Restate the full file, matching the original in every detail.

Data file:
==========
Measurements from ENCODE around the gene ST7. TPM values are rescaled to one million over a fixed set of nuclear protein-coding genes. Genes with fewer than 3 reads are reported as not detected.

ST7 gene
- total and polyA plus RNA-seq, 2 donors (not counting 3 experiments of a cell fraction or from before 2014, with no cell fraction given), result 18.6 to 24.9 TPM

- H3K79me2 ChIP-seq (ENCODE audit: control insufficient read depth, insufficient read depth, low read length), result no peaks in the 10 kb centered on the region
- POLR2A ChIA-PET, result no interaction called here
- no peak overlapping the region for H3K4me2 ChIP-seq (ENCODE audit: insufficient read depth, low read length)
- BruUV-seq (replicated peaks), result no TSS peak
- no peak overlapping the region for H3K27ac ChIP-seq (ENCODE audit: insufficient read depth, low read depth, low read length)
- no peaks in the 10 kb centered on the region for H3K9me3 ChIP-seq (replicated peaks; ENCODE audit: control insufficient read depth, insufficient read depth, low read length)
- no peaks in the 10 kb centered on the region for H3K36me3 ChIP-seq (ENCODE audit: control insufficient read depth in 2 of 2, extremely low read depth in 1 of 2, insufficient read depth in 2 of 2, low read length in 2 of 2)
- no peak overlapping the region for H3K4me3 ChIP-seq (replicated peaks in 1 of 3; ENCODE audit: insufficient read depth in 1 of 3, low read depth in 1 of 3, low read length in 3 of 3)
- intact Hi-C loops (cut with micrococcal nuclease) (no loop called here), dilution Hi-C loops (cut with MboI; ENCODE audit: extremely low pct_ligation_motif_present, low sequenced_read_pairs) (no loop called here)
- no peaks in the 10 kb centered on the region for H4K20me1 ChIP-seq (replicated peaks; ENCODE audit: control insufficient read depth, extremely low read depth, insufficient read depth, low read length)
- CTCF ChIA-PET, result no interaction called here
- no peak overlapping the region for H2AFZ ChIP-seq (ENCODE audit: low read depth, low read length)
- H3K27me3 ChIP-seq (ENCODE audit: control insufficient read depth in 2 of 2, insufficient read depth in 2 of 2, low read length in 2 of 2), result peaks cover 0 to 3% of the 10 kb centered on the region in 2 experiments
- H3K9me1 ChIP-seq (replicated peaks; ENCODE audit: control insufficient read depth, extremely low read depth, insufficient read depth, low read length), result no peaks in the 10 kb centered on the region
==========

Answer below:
Measurements from ENCODE around the gene ST7. TPM values are rescaled to one million over a fixed set of nuclear protein-coding genes. Genes with fewer than 3 reads are reported as not detected.

ST7 gene
- total and polyA plus RNA-seq, 2 donors (not counting 3 experiments of a cell fraction or from before 2014, with no cell fraction given), result 18.6 to 24.9 TPM

- H3K79me2 ChIP-seq (ENCODE audit: control insufficient read depth, insufficient read depth, low read length), result no peaks in the 10 kb centered on the region
- POLR2A ChIA-PET, result no interaction called here
- no peak overlapping the region for H3K4me2 ChIP-seq (ENCODE audit: insufficient read depth, low read length)
- BruUV-seq (replicated peaks), result no TSS peak
- no peak overlapping the region for H3K27ac ChIP-seq (ENCODE audit: insufficient read depth, low read depth, low read length)
- no peaks in the 10 kb centered on the region for H3K9me3 ChIP-seq (replicated peaks; ENCODE audit: control insufficient read depth, insufficient read depth, low read length)
- no peaks in the 10 kb centered on the region for H3K36me3 ChIP-seq (ENCODE audit: control insufficient read depth in 2 of 2, extremely low read depth in 1 of 2, insufficient read depth in 2 of 2, low read length in 2 of 2)
- no peak overlapping the region for H3K4me3 ChIP-seq (replicated peaks in 1 of 3; ENCODE audit: insufficient read depth in 1 of 3, low read depth in 1 of 3, low read length in 3 of 3)
- intact Hi-C loops (cut with micrococcal nuclease) (no loop called here), dilution Hi-C loops (cut with MboI; ENCODE audit: extremely low pct_ligation_motif_present, low sequenced_read_pairs) (no loop called here)
- no peaks in the 10 kb centered on the region for H4K20me1 ChIP-seq (replicated peaks; ENCODE audit: control insufficient read depth, extremely low read depth, insufficient read depth, low read length)
- CTCF ChIA-PET, result no interaction called here
- no peak overlapping the region for H2AFZ ChIP-seq (ENCODE audit: low read depth, low read length)
- H3K27me3 ChIP-seq (ENCODE audit: control insufficient read depth in 2 of 2, insufficient read depth in 2 of 2, low read length in 2 of 2), result peaks cover 0 to 3% of the 10 kb centered on the region in 2 experiments
- H3K9me1 ChIP-seq (replicated peaks; ENCODE audit: control insufficient read depth, extremely low read depth, insufficient read depth, low read length), result no peaks in the 10 kb centered on the region